Ken Early: What is PSG's cause or do they even have one?
Engrained culture of battling for a ‘cause’ familiar to Real Madrid and Barcelona
Real Madrid’s Cristiano Ronaldo celebrates at the end of the last 16 first leg victory over Paris Saint-Germain. Photograph: Christophe Simon/AFP/Getty
It takes something out of the ordinary to get the most spoiled supporters in the world this riled up. The roars around the Bernabéu told you that Real Madrid really do not like Paris Saint-Germain. Few hatreds are more bitter than that of the aging aristocrat for the youthful parvenu.
Last summer Madrid wanted Kylian Mbappé to be their new galáctico. The deal should have been simple, then PSG offered far more than Madrid could afford. Madrid are not used to being pushed around by anybody and their resentment fuelled a desperation to see PSG put back in their place. It was the same emotion that fired up Anfield when Liverpool played Chelsea in the 2005 Champions League semi-final: you ain’t got no history.
Fans are more likely than the footballers themselves to dwell on football history; the players are young and their memories don’t stretch back very far. When players are asked something about history in the build-up to a big game, their eyes glaze over as they give some mechanical response like “history doesn’t count for anything out on the pitch”.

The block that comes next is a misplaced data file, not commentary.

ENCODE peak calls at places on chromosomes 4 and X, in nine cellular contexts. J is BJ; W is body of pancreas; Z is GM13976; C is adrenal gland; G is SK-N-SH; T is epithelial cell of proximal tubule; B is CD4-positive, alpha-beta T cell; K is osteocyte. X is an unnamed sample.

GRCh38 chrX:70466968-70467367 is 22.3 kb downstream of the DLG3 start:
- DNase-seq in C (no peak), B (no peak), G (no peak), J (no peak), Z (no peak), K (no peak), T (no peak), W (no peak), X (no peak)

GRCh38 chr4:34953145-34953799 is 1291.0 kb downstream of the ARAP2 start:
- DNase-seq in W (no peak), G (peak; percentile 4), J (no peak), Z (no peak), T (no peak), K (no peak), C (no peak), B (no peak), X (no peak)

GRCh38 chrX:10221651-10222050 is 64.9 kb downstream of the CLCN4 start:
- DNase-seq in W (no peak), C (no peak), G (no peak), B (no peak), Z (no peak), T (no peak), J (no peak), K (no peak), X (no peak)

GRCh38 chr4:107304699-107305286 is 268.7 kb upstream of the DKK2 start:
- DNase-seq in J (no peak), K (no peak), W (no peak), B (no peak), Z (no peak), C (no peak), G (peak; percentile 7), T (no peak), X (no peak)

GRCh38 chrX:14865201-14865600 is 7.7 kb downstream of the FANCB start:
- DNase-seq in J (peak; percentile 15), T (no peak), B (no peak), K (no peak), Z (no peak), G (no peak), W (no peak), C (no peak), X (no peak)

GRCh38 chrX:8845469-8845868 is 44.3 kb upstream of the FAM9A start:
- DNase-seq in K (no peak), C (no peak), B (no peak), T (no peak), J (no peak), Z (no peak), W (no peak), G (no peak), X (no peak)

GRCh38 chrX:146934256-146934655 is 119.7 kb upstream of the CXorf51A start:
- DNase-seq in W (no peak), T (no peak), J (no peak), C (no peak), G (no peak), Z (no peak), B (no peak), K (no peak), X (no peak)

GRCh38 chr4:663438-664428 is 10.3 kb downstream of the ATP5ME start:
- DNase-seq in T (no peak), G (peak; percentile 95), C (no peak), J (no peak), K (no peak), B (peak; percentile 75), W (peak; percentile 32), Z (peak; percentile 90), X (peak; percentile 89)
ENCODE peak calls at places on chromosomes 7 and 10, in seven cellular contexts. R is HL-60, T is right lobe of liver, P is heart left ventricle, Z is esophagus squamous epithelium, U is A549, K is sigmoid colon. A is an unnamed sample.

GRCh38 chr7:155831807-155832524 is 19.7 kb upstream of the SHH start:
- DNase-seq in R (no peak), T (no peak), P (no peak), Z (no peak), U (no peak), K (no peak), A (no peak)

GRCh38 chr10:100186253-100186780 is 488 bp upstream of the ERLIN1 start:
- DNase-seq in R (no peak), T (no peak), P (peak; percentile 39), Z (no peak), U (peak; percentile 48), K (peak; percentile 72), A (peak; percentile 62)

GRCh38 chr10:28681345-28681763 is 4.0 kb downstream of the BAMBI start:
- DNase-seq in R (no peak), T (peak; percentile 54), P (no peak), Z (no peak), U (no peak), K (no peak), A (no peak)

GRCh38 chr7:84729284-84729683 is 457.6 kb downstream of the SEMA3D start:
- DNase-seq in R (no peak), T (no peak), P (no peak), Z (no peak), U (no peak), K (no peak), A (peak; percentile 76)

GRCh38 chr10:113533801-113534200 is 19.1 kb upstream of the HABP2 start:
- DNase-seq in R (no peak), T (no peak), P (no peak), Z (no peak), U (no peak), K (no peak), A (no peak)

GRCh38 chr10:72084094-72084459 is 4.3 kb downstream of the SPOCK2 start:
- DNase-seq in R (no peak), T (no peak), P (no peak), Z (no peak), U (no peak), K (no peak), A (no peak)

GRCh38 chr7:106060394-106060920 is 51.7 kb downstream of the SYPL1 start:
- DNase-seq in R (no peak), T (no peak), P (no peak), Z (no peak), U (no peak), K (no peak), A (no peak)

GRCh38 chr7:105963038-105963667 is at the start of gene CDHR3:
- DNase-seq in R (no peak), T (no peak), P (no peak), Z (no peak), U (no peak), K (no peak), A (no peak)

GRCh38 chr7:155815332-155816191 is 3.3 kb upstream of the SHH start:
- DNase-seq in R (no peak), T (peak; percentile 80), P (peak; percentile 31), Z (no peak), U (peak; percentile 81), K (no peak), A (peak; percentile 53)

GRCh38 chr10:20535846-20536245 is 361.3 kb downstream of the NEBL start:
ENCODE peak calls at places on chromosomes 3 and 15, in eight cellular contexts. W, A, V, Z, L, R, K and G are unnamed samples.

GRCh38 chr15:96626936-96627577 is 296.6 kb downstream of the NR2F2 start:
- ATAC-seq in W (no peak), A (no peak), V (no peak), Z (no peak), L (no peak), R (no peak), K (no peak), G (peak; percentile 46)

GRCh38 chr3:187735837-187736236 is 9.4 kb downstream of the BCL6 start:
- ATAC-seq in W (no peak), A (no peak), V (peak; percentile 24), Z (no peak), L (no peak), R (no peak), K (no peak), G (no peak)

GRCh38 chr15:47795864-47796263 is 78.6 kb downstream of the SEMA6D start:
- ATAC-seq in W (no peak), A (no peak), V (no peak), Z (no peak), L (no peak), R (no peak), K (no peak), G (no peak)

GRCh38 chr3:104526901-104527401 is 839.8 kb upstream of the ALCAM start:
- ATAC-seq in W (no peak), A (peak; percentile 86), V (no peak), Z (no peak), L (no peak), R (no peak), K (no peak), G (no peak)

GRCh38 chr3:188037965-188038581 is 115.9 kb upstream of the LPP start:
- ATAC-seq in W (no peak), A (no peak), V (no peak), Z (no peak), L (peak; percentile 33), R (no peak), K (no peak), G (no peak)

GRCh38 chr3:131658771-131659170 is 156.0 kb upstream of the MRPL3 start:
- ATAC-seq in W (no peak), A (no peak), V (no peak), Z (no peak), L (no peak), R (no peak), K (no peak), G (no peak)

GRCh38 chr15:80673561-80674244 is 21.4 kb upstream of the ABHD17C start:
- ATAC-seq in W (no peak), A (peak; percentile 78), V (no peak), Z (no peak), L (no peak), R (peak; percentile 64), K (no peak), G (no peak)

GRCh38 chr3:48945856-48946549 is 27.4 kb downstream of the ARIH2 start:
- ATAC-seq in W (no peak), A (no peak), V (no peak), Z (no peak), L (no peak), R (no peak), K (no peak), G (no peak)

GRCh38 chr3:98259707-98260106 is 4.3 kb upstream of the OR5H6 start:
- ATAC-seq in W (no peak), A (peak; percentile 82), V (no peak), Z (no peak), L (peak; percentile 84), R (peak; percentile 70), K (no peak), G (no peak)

But there are wise and experienced voices who say that it does.
One of those voices was heard last week from the deserts of Qatar where Xavi Hernandez, the best midfielder of his generation, is playing out the last few months of his lucrative contract with Al-Sadd SC.
In Xavi’s view, Madrid’s ingrained sense of entitlement to victory was what decided the match in their favour.
“Prestige weighs heavily in games like this,” he told the French magazine, So Foot.
“The team that wins the Champions League will be the team that has the most footballers who demand the ball in difficult moments. This may be the problem of PSG or City. Aside from prestige, they may not have the same references to winning as clubs like Bayern or Real. In these historic clubs, resistance to pressure is an integral part of the DNA. They live daily with the obligation to win. PSG is starting to know a little bit about it, but it’s a long learning.”
Xavi’s core idea about Real Madrid is that they don’t really understand football and in fact have little interest in understanding it. The only thing they understand and care about is winning: “Madrid don’t play, they win”.
A few weeks ago, the sage of Doha went deeper into the differences between Barcelona and Real Madrid in an interview with Diego Torres of El País.
“Barcelona is the most difficult and most demanding club in the world. Madrid doesn’t have the same neat football. If their defender boots the ball into the stands it’s fine. That’s the culture. People applaud. At the Camp Nou if you do that there are already noises in the crowd . . . At the Bernabeu, the demand is to give your all. They can’t stand lazy players. Their reference is the spirit of Juanito. The culture of Madrid is the spirit of Juanito or Camacho.”
Most football fans, if asked to name a player emblematic of Real Madrid, might choose a genius like Alfredo di Stefano or Cristiano Ronaldo rather than a battler like Juanito or Camacho. But you have to factor in that Xavi talks about Real Madrid much the same way Captain Ahab talked about Moby Dick, who shared with Madrid “that ghastly whiteness… which imparts such an abhorrent mildness, even more loathsome than terrific, to the dumb gloating of their aspect.”.